A similar shift is taking place when it comes to women in business.
Part of my job at London First is to keep my finger on the pulse of London’s employers. Two years ago when I first visited all our member CEOs, none mentioned diversity as a top issue – now they all do.
The requirement to publish your data. What gets measured gets managed, and it gets propagated. There’s no way that pay gaps would have been news five years ago. But today, reporting has built pressure.
And if you take diversity as seriously as it deserves to be taken, you reap the rewards.
My view is that it’s a leadership issue, a performance issue. You succeed if you create an environment where everybody is able maximise their potential.
Where everyone is valued and respected for the unique diversity they bring.
The best leaders I’ve known have been unafraid to surround themselves with people who are better than them. But also, they have been the ones who understand that they shouldn’t be focusing on the next quarterly report but on the long-term picture that they leave behind.
A little closer to home…
Speaking of the long term, another issue that preoccupies me is keeping London the open, diverse and vibrant city we love.
To do that, we need to look at what enlightened self-interest looks like at city level.
It is having the best schools. Great transport links. Decent housing. But most of all it is about opportunities for people.
People make London what it is; and a third of Londoners were born abroad.
We must ensure that Brexit doesn’t get in the way of maintaining this diversity. I could give another whole speech on that!
But… in any case, skills gaps still exist.
So at the same time as keeping London open, we must provide the best education and training for people who already live here.
We need a plan that does both, something we’ve done a lot of work on at London First. Here are the basics:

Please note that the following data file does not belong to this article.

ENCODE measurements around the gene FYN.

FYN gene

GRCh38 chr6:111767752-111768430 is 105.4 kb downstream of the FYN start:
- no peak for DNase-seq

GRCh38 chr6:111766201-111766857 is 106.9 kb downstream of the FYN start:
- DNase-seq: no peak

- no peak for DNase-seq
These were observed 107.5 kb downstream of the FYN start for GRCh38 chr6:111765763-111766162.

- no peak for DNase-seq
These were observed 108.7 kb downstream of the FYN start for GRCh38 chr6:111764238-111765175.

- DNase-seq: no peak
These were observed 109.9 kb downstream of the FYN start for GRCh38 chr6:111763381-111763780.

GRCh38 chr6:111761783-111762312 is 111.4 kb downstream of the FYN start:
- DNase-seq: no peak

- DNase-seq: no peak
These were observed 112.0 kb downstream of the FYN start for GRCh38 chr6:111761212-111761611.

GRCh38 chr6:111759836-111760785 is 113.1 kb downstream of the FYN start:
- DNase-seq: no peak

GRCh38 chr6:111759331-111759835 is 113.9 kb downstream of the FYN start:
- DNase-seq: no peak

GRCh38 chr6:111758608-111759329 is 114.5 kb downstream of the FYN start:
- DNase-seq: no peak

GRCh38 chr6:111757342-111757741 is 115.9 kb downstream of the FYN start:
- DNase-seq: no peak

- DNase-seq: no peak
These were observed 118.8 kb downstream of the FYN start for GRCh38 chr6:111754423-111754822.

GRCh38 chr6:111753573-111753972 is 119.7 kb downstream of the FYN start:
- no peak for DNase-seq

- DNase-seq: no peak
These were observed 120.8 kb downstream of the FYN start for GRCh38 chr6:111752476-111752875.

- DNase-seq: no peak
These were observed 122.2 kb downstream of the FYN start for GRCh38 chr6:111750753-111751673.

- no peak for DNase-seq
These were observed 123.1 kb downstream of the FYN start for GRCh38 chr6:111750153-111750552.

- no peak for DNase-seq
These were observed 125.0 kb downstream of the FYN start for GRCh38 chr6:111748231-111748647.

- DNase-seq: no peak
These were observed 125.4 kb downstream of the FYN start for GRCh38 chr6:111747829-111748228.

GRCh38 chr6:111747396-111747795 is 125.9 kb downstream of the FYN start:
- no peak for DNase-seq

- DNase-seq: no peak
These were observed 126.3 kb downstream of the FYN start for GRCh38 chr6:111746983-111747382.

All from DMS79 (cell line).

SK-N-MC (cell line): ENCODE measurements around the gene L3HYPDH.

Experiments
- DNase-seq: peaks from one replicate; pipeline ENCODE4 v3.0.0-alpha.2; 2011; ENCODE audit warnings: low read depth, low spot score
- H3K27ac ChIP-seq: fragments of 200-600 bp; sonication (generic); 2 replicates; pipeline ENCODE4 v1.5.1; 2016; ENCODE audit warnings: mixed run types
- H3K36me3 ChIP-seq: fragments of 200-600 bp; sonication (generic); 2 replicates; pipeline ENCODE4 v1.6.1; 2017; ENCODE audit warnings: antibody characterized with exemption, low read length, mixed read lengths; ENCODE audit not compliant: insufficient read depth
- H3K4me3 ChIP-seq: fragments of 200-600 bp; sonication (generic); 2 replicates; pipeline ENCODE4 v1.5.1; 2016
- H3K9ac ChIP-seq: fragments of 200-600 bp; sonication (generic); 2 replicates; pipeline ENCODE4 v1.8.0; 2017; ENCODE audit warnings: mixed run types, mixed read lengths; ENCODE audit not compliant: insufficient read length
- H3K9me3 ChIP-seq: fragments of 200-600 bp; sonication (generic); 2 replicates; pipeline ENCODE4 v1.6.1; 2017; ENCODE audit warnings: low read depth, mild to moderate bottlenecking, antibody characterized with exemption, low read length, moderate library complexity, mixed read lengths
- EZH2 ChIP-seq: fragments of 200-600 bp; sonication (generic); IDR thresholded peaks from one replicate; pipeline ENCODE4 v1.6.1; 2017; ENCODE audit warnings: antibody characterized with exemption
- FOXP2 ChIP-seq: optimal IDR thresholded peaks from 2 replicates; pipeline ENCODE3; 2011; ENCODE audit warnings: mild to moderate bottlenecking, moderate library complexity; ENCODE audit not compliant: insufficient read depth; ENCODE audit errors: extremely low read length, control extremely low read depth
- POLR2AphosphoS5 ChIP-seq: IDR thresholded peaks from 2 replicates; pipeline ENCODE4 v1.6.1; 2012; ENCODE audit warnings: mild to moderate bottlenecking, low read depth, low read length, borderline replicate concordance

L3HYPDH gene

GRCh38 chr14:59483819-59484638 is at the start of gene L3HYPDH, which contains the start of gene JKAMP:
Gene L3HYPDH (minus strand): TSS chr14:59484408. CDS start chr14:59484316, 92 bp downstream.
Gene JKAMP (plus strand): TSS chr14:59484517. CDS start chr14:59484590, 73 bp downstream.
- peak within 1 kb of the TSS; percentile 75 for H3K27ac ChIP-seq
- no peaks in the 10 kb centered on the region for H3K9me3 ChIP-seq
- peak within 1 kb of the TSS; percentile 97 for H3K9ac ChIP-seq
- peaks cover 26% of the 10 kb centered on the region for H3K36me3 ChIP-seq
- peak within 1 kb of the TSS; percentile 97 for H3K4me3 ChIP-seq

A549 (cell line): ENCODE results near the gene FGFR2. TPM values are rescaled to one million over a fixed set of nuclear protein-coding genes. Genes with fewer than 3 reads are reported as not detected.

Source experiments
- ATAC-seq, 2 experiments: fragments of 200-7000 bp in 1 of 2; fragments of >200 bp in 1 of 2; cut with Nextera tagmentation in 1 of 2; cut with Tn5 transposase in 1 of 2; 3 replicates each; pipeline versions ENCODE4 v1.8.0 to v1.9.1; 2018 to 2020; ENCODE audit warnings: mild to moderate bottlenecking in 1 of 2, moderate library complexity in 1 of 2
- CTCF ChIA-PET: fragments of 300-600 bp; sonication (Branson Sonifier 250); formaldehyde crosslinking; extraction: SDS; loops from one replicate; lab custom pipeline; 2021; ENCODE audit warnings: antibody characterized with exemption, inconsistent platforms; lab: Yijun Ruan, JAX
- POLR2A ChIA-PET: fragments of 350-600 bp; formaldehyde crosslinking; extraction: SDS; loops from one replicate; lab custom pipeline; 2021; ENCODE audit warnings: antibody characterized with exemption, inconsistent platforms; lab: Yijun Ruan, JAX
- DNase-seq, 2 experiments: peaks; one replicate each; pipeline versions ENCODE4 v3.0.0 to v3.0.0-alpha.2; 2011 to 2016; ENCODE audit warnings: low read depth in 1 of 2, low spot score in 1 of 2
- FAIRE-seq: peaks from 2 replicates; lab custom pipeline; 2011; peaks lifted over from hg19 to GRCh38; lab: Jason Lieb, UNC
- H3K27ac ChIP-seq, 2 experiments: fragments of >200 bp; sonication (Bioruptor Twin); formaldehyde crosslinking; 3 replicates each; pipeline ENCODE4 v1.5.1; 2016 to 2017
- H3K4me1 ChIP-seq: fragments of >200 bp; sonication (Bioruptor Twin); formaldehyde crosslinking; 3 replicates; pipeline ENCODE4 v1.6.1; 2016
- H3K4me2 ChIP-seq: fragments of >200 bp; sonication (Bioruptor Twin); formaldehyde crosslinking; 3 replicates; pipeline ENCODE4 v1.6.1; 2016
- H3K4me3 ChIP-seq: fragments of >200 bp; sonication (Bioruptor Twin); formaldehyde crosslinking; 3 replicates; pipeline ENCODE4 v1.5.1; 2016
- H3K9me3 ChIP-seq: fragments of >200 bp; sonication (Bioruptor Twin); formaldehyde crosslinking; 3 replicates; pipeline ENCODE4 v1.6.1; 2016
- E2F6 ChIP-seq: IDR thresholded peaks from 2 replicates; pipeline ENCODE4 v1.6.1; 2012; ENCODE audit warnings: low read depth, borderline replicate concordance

One: admit that migration is desirable. But handle it sensibly – better data collection, a more realistic salary cap, variable visa lengths, and unrestricted entry for exceptional talent.
Two: recognise the temporary nature of study and the contribution of London’s 100,000+ international students, and classify them as visitors, not permanent migrants.
Three: make education more skills-focused, so local people have the best chance of getting even the most specialist jobs.
On that last point, one of the things London First does that I am proudest of, is Skills London – the UK’s largest annual career and jobs fair.
It’s an inspirational event that last year showcased over 50 thousand opportunities for school leavers – it is interactive, and you can try everything from brick-laying to banking.
It is life-affirming to see that world-of-opportunity open-up for students from across London, many from London’s poorest areas.
And that too is enlightened self-interest.
You get to see people living their best lives. Seeing young people’s eyes widen as they learn about career paths that they had no idea even existed.
And then, a few years down the line, you get more skills, from a wider pool, helping British business to thrive.
Enlightened self-interest is the way forward. For our capital, our businesses and our entire economy.
And we can start with diversity. Doubling-down, as Bill would say.
Making our employers genuinely representative. Genuinely open. Genuinely attractive to the workforce of the future.
Not just because it’s the right thing to do.
But because it’s good business. Thank you – and enjoy the conference.